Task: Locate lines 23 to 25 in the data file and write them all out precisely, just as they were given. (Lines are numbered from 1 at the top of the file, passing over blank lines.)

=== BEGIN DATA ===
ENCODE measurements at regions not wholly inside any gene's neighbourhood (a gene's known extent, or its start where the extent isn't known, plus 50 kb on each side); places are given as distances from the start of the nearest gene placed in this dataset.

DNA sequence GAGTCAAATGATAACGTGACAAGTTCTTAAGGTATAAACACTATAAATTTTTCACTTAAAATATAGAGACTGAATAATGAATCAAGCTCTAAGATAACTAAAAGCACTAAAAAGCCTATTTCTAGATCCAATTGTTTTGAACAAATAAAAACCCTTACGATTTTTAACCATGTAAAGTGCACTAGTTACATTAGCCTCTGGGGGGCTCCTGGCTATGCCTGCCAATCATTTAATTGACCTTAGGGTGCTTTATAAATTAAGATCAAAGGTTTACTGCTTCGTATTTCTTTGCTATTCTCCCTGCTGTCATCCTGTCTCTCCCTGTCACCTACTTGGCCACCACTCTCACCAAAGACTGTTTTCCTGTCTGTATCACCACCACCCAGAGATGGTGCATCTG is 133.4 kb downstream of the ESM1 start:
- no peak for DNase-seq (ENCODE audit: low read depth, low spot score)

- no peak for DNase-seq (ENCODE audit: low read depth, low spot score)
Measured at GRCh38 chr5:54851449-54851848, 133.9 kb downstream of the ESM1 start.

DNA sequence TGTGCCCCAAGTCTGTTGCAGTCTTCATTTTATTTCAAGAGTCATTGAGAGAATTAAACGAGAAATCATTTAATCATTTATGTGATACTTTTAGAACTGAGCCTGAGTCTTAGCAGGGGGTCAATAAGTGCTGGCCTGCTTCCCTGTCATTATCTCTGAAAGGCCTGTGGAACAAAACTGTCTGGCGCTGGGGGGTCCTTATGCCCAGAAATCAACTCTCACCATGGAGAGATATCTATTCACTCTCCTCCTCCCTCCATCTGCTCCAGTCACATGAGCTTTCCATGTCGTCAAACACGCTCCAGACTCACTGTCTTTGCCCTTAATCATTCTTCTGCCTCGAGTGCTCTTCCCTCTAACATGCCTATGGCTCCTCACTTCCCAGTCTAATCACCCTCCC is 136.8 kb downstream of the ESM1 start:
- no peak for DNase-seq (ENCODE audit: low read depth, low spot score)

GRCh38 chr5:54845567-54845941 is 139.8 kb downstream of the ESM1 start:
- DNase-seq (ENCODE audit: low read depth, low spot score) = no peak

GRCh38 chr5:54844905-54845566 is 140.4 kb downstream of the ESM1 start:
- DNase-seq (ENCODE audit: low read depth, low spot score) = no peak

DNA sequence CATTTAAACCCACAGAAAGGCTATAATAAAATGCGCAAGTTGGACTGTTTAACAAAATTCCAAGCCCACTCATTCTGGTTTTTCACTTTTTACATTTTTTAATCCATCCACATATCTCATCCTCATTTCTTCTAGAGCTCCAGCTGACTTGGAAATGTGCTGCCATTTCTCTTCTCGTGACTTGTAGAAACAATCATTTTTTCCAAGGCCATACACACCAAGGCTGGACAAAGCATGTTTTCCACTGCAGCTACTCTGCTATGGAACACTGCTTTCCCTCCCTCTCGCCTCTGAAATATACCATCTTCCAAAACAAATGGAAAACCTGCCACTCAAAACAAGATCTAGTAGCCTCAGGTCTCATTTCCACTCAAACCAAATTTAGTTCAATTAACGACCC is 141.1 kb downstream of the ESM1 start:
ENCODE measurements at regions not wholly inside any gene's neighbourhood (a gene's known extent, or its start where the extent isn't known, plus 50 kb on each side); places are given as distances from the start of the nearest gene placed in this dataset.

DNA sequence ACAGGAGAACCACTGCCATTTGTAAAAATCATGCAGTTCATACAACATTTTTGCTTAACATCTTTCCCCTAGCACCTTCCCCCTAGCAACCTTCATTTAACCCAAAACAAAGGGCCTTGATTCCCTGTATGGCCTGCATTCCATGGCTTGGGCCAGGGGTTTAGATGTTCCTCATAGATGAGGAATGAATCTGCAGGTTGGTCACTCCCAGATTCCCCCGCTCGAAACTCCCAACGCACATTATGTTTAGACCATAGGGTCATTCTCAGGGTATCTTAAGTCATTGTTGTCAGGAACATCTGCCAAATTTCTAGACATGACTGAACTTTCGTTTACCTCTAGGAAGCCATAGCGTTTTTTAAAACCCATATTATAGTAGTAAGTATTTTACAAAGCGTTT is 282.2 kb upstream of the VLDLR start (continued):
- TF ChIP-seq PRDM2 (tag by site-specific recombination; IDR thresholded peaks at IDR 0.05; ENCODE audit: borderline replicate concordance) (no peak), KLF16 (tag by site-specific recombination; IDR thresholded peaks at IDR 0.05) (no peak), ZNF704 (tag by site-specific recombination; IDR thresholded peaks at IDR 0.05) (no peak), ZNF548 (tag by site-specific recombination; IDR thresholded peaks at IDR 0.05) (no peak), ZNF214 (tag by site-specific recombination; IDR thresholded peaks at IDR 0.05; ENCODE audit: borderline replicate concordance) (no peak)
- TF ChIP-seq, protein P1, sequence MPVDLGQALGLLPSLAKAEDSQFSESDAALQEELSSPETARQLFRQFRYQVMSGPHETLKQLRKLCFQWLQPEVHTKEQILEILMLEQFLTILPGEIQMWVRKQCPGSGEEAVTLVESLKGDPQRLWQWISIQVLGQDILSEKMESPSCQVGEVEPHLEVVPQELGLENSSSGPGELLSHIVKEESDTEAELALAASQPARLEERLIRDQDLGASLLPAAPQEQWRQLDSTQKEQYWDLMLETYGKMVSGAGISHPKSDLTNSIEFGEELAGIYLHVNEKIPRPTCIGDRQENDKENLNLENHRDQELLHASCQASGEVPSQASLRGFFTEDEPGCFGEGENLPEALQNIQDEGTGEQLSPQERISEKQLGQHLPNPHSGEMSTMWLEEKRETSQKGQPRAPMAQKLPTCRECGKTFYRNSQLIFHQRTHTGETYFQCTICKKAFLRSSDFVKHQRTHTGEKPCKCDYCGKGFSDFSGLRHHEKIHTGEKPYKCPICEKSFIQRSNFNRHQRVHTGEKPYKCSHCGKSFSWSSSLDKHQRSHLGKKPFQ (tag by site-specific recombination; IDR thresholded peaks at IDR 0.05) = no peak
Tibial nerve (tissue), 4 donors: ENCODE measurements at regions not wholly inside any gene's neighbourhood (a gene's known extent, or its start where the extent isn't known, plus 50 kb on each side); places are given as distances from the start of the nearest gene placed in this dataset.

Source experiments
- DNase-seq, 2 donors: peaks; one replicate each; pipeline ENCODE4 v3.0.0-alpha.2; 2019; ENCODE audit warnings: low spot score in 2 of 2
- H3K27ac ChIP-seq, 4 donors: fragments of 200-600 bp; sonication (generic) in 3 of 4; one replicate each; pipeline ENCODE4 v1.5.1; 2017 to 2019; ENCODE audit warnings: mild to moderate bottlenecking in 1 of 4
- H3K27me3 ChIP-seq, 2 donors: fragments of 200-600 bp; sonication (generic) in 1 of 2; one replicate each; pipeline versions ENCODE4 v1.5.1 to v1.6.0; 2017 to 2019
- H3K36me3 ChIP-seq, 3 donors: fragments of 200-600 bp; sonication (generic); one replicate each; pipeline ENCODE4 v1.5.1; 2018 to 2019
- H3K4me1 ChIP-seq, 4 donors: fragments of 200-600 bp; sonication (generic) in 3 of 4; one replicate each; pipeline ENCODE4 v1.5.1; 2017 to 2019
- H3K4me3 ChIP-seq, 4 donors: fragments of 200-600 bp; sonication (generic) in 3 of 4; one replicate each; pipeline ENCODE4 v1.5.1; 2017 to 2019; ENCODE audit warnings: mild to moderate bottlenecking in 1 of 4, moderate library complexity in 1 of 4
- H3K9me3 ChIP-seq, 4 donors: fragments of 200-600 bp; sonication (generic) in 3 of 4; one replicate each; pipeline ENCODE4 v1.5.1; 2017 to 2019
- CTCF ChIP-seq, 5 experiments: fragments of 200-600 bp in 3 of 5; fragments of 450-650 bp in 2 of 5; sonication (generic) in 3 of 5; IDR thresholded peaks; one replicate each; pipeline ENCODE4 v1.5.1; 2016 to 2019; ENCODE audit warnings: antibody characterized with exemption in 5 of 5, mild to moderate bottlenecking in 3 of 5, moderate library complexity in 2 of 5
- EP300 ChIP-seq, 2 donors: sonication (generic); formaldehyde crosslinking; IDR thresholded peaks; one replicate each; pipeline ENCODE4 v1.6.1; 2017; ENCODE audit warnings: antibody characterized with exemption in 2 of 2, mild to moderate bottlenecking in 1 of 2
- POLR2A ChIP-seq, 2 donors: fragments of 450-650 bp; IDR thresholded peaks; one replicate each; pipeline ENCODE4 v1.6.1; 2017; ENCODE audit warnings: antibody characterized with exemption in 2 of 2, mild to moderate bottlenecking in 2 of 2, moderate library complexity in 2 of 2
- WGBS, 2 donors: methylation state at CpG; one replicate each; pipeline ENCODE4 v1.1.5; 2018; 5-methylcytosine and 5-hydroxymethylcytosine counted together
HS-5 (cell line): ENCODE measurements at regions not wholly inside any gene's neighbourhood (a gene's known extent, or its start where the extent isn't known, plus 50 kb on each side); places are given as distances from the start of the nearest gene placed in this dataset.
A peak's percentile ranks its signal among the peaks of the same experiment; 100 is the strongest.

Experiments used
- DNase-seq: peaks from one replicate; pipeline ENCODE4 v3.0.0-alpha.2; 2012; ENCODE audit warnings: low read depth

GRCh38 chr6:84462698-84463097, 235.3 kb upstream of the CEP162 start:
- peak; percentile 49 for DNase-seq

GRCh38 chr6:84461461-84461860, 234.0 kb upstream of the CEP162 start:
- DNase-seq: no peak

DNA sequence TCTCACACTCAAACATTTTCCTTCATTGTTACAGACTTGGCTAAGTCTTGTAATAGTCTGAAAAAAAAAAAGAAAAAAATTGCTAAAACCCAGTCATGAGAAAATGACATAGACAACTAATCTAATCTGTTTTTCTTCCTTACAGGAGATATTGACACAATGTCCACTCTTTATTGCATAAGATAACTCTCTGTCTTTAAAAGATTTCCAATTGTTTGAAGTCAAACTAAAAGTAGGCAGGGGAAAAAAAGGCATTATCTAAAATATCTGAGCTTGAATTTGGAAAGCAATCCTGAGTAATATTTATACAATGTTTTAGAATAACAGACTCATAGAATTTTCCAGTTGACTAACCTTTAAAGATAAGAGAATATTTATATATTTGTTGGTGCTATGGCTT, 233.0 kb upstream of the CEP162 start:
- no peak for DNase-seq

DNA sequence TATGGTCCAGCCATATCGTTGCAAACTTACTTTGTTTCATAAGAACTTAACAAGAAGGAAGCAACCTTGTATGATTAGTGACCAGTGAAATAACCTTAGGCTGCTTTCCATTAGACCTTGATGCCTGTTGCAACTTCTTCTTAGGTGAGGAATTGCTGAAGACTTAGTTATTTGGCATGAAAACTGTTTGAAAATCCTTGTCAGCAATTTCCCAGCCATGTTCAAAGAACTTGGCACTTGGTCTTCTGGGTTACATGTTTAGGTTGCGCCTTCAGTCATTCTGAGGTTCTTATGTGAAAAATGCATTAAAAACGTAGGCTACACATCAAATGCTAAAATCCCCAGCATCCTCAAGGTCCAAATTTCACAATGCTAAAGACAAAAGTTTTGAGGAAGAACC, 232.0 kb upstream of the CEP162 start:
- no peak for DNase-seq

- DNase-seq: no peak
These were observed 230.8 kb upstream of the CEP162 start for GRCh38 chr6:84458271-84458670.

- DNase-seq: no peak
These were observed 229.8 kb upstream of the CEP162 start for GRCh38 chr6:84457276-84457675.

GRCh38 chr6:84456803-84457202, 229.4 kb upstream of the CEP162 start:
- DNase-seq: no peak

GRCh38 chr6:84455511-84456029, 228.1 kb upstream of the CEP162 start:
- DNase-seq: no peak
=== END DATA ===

- H3K4me1 ChIP-seq, 4 donors: fragments of 200-600 bp; sonication (generic) in 3 of 4; one replicate each; pipeline ENCODE4 v1.5.1; 2017 to 2019
- H3K4me3 ChIP-seq, 4 donors: fragments of 200-600 bp; sonication (generic) in 3 of 4; one replicate each; pipeline ENCODE4 v1.5.1; 2017 to 2019; ENCODE audit warnings: mild to moderate bottlenecking in 1 of 4, moderate library complexity in 1 of 4
- H3K9me3 ChIP-seq, 4 donors: fragments of 200-600 bp; sonication (generic) in 3 of 4; one replicate each; pipeline ENCODE4 v1.5.1; 2017 to 2019